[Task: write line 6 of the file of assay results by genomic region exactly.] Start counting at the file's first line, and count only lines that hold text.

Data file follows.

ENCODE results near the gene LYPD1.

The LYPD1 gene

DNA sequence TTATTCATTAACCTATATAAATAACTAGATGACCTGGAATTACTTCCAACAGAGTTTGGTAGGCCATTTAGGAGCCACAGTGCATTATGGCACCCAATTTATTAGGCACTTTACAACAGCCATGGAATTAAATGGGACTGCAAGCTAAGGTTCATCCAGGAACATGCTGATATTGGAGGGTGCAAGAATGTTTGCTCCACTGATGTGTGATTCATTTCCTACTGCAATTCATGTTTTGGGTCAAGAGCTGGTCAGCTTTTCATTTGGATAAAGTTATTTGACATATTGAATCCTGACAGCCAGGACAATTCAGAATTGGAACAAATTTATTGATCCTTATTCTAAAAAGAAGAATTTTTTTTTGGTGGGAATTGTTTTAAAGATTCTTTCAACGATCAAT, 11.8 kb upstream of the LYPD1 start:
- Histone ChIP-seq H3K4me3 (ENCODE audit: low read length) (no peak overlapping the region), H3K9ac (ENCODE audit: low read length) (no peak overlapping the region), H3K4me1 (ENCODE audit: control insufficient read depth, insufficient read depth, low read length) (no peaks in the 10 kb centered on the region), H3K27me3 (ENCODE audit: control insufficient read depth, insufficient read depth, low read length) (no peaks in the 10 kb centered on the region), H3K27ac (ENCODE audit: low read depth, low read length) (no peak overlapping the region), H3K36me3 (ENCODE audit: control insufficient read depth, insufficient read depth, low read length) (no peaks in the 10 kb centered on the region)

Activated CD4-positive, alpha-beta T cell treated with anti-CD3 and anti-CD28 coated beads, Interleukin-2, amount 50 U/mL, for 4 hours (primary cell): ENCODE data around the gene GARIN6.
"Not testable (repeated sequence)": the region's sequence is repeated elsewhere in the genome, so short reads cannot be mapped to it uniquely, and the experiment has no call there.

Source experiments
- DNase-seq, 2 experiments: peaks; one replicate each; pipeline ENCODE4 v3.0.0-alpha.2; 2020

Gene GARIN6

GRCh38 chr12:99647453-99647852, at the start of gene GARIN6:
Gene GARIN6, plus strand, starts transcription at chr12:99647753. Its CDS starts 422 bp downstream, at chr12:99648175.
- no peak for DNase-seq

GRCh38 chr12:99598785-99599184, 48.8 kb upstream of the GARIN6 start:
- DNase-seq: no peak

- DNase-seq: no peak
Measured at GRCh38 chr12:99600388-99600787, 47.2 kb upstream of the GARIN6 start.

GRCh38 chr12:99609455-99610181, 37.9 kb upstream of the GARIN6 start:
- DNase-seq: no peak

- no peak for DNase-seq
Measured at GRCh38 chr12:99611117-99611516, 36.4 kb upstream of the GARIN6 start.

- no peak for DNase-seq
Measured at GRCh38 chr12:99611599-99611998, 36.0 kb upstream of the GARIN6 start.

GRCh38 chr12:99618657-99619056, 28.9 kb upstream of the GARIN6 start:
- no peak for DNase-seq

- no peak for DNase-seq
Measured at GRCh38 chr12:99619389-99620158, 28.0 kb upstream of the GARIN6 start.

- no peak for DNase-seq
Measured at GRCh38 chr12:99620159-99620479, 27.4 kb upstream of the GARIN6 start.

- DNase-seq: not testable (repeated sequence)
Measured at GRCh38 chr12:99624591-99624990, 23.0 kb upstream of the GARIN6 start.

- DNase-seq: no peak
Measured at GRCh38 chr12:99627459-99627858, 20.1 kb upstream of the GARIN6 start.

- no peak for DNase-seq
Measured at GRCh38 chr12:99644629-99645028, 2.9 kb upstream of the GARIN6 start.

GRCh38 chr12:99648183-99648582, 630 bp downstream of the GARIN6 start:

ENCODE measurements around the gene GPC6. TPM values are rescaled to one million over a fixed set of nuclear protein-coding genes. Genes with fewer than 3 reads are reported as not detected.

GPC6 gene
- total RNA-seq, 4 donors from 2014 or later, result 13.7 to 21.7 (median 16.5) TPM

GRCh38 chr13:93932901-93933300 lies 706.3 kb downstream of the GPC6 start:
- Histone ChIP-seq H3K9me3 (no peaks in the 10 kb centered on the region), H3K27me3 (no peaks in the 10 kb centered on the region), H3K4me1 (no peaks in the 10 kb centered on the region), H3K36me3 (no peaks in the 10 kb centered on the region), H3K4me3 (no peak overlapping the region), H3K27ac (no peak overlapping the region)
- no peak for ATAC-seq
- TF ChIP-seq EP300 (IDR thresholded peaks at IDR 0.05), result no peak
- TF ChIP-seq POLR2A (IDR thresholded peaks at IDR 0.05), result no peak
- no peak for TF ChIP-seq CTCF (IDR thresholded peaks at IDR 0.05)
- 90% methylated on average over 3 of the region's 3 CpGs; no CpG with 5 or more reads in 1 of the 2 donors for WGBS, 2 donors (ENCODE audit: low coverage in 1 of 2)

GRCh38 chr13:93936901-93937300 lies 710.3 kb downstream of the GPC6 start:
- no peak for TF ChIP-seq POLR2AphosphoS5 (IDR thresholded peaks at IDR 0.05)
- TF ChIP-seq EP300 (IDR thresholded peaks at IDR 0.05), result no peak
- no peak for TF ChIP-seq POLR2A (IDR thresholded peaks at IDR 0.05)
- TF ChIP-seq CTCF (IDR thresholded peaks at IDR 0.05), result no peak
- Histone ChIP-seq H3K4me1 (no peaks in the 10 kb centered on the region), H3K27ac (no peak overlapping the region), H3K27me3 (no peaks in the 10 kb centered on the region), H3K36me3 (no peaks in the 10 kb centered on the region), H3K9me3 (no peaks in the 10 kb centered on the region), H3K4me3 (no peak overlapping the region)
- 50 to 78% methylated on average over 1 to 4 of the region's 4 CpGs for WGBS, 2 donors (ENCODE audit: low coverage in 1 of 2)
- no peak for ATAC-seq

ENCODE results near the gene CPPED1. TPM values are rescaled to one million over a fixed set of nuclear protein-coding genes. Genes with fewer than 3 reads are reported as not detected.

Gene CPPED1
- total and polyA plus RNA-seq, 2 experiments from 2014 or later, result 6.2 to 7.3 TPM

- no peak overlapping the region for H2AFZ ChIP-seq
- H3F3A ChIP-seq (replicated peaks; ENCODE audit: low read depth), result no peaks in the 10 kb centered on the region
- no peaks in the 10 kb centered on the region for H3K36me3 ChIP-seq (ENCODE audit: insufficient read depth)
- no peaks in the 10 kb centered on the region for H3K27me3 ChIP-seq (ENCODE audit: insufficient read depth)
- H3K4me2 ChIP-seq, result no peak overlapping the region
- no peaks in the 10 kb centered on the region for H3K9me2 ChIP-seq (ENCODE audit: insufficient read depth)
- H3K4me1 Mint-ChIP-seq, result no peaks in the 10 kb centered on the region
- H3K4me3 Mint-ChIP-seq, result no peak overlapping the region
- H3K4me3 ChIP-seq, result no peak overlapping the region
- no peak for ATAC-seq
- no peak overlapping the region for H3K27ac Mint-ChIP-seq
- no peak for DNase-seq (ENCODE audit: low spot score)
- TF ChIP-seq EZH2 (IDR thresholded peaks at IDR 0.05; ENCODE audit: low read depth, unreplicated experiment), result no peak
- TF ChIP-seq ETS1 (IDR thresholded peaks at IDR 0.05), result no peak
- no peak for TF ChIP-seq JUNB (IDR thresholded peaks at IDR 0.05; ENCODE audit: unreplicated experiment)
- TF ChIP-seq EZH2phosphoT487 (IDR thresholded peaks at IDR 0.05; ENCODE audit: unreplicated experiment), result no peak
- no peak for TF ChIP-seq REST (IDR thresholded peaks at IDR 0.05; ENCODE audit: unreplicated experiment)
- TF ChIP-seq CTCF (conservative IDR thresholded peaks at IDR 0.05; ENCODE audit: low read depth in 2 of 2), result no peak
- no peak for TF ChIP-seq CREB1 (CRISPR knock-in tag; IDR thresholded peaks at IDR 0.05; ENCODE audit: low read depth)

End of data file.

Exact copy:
"Not testable (repeated sequence)": the region's sequence is repeated elsewhere in the genome, so short reads cannot be mapped to it uniquely, and the experiment has no call there.